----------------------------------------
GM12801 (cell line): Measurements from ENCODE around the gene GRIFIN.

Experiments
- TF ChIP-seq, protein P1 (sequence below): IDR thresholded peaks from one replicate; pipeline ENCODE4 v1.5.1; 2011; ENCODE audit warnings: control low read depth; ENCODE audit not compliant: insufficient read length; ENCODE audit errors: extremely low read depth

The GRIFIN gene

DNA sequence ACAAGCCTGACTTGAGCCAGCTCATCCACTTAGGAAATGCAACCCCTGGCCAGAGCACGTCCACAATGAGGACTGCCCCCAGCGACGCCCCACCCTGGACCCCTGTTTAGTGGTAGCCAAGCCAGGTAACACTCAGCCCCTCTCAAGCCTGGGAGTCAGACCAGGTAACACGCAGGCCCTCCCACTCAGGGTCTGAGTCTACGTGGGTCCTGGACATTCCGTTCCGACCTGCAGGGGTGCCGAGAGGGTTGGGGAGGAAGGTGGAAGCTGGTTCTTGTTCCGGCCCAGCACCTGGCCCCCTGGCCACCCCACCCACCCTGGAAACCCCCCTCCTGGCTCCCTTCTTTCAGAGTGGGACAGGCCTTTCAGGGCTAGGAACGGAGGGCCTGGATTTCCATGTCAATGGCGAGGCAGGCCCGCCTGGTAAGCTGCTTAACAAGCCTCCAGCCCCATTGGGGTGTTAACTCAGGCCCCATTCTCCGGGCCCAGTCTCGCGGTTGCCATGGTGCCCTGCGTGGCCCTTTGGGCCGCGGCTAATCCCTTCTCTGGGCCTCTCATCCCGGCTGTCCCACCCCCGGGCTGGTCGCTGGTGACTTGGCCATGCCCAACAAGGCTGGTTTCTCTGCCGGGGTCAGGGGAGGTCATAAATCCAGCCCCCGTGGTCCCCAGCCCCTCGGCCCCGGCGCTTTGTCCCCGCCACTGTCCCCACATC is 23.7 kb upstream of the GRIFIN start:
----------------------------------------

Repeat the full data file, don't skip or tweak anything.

GM12801 (cell line): Measurements from ENCODE around the gene GRIFIN.

Experiments
- TF ChIP-seq, protein P1 (sequence below): IDR thresholded peaks from one replicate; pipeline ENCODE4 v1.5.1; 2011; ENCODE audit warnings: control low read depth; ENCODE audit not compliant: insufficient read length; ENCODE audit errors: extremely low read depth

The GRIFIN gene

DNA sequence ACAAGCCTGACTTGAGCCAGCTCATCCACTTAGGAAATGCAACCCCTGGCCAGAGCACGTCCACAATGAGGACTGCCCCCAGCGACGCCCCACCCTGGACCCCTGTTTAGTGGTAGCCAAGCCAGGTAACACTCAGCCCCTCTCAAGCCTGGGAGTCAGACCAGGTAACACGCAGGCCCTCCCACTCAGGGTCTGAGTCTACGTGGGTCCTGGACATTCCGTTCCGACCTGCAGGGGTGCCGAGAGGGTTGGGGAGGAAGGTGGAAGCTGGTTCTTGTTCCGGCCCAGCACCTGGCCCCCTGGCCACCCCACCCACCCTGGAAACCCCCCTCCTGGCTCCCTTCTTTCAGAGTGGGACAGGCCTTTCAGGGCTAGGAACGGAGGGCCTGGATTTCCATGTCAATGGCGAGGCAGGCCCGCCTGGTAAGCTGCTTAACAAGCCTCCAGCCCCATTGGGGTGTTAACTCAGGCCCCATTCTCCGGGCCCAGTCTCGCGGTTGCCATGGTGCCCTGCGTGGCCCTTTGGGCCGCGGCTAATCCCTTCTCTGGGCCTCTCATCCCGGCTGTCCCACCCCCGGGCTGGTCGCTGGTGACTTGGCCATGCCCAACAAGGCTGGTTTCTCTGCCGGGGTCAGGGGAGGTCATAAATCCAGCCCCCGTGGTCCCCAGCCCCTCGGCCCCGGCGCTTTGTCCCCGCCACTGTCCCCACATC is 23.7 kb upstream of the GRIFIN start: